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Question about Windows memory architecture


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I'm very confused about one thing in Windows memory architecture. Thought someone here could help me out.

The Virtual Address space (numbering) is unique to every process, right? I.E. application "A" can have some data structure at address 0x12345678, while another completely different application "B" can have completely different data structure at same address 0x12345678. Correct me if this is wrong. Now, assuming this, why is that virtual address space is split into partitions like from 0x00010000 to 0x7FFEFFFF for user mode applications and from 0x80000000 to 0xFFFFFFFF for kernel-mode apps. Why can't user-mode app take the "higher" part of address space if the space numbering is unique to it? For example, user-mode app "X" could use address 0xBBCCDDEE for it's data and kernel-mode app could use same address (0xBBCCDDEE) for it's own different kernel data. I believe one process can not simultaneously have user-mode and kernel-mode code, right? I have absolutely no knowledge about kernel-mode stuff so this might be very n00b question and please enlighten me.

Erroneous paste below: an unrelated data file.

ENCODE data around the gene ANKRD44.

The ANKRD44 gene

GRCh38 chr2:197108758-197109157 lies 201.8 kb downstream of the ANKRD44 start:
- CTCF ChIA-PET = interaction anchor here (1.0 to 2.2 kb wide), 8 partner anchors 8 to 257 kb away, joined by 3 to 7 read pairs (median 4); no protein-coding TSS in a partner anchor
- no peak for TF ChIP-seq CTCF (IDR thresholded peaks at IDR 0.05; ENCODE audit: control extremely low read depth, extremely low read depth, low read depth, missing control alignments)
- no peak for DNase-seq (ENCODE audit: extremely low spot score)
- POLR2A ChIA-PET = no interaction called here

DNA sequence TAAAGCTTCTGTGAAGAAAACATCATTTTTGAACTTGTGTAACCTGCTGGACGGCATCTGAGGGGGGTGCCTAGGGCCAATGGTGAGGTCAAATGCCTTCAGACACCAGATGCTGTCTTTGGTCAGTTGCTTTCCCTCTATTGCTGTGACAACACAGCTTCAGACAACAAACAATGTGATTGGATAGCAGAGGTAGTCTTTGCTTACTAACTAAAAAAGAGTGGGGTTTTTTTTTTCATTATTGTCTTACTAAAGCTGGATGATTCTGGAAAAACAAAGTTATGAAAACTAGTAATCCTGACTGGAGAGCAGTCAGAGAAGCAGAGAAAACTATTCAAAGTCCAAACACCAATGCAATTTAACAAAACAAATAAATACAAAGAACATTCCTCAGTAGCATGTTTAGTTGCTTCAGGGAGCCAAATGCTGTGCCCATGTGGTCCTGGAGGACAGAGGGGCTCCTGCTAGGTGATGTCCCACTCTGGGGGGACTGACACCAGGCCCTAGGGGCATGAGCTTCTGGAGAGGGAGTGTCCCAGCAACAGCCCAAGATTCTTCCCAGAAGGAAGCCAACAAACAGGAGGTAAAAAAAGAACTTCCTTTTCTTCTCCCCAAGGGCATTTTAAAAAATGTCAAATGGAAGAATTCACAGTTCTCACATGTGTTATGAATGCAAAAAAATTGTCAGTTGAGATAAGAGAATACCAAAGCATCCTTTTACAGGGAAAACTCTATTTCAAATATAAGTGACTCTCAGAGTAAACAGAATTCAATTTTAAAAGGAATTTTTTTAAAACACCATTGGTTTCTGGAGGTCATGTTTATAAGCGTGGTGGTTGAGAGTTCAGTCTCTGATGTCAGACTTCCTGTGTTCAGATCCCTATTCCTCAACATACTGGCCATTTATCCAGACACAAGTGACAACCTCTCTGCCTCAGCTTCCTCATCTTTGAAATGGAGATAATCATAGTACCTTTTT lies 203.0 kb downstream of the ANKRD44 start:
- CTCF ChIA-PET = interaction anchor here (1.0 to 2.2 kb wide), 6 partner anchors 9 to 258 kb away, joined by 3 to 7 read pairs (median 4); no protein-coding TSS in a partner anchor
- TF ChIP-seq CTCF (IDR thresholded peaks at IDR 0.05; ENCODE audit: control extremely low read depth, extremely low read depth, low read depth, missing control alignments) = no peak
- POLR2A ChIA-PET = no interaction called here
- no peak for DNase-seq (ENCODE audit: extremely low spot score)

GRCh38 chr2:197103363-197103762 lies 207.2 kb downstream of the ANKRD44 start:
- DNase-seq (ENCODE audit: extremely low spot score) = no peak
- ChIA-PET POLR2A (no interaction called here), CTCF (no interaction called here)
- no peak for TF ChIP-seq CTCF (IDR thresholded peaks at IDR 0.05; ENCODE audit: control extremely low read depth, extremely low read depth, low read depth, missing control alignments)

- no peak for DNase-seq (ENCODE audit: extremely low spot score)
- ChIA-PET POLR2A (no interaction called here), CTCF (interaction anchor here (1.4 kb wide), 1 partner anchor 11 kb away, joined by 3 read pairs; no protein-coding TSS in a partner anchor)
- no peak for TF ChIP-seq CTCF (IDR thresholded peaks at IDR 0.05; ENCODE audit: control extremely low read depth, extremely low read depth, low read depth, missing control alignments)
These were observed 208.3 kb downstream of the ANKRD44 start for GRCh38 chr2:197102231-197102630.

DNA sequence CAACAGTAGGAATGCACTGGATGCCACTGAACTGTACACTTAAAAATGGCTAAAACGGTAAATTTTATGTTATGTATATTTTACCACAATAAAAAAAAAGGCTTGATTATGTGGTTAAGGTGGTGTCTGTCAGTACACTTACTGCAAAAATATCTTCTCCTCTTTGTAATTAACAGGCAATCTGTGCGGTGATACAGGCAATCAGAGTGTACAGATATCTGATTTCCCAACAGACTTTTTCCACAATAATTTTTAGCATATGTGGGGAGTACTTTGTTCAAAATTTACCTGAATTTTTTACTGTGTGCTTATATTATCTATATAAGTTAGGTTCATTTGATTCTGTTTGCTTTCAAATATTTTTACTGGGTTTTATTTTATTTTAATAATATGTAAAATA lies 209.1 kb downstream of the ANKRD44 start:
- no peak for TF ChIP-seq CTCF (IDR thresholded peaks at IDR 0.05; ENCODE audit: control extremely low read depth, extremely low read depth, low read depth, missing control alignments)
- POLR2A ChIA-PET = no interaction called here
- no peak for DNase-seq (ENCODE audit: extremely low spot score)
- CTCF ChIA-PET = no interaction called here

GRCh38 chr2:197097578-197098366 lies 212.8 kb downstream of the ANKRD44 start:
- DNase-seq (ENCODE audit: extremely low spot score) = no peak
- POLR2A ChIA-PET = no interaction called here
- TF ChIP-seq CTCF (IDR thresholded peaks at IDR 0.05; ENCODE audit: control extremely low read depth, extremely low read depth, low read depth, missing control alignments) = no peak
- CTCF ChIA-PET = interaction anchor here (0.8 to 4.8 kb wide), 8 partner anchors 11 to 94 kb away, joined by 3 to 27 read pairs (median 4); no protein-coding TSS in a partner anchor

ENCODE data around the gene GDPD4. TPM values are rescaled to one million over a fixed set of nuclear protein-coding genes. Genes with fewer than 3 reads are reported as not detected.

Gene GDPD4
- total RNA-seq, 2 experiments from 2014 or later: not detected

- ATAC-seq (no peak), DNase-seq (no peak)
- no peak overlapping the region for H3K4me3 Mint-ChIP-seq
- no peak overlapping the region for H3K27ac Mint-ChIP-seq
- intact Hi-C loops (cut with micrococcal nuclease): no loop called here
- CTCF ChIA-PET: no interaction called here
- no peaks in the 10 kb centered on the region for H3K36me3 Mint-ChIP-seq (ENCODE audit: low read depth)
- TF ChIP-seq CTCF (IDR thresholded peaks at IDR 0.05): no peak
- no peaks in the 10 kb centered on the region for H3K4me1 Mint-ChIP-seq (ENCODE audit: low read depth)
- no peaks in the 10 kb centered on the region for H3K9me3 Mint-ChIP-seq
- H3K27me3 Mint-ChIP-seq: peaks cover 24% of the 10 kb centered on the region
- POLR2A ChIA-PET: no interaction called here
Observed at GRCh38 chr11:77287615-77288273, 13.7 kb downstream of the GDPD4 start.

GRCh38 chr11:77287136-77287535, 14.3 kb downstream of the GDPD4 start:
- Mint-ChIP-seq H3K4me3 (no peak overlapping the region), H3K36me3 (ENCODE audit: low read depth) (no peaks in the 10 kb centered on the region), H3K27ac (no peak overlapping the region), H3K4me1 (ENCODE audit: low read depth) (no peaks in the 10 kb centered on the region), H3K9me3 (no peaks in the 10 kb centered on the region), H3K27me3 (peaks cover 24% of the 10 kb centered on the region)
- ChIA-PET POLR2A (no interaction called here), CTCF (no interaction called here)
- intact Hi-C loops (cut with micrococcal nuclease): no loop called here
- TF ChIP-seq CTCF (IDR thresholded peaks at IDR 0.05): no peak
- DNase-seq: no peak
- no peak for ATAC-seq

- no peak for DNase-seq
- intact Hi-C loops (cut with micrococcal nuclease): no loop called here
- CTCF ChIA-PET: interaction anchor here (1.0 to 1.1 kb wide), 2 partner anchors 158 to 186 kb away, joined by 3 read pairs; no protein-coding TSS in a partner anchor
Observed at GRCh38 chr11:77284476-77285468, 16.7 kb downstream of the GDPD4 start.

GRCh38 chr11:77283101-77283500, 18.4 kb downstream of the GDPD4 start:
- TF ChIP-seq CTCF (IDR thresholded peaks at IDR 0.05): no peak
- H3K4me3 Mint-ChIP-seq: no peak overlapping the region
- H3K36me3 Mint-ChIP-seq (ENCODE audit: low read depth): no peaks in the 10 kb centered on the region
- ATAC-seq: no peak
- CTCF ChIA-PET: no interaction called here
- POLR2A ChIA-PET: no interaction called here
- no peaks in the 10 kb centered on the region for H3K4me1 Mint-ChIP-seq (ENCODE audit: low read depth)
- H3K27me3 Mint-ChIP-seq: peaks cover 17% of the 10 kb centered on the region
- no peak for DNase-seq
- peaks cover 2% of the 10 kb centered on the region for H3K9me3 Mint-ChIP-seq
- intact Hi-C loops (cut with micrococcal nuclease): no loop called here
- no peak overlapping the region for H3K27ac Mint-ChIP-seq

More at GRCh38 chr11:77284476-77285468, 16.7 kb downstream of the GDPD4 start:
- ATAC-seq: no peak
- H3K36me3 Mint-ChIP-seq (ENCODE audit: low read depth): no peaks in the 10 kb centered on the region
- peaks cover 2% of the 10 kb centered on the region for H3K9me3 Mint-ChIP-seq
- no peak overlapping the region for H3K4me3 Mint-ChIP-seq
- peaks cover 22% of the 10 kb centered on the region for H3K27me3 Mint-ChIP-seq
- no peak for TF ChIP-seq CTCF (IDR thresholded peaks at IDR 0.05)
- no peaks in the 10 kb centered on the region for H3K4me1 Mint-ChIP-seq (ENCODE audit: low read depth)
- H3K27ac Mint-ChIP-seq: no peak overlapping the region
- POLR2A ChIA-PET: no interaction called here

Thanks in advance!

Edited by M4RCKUS
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Short answer, quoting a quite nice blog post:

"User Mode Memory is the address space where all nonsystem (kernel) processes and applications run. Each process has its own virtual memory address space up to the maximum allowable on the OS Architecture. If you have 10 user mode process running on a 32bit windows system each will have its own 2GB address space

Kernel Memory, unlike the User Mode Address space, shares the same address space (2GB by default on a 32bit system), and all kernel allocations share the same memory space."

(emphasis mine)

If you want to get a longer answer, read the complete series of posts here: http://www.ravenreport.com/blog/post/Windows-Memory-Architecture-Part-1.aspx



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Heres some other info about the memory management in Windows:

Virtual-Memory Manager (Windows NT):

Memory Management (What ever driver writer needs to know.):
/>http://www.microsoft.com/whdc/driver/kernel/mem-mgmt.mspx - .doc download on the right.

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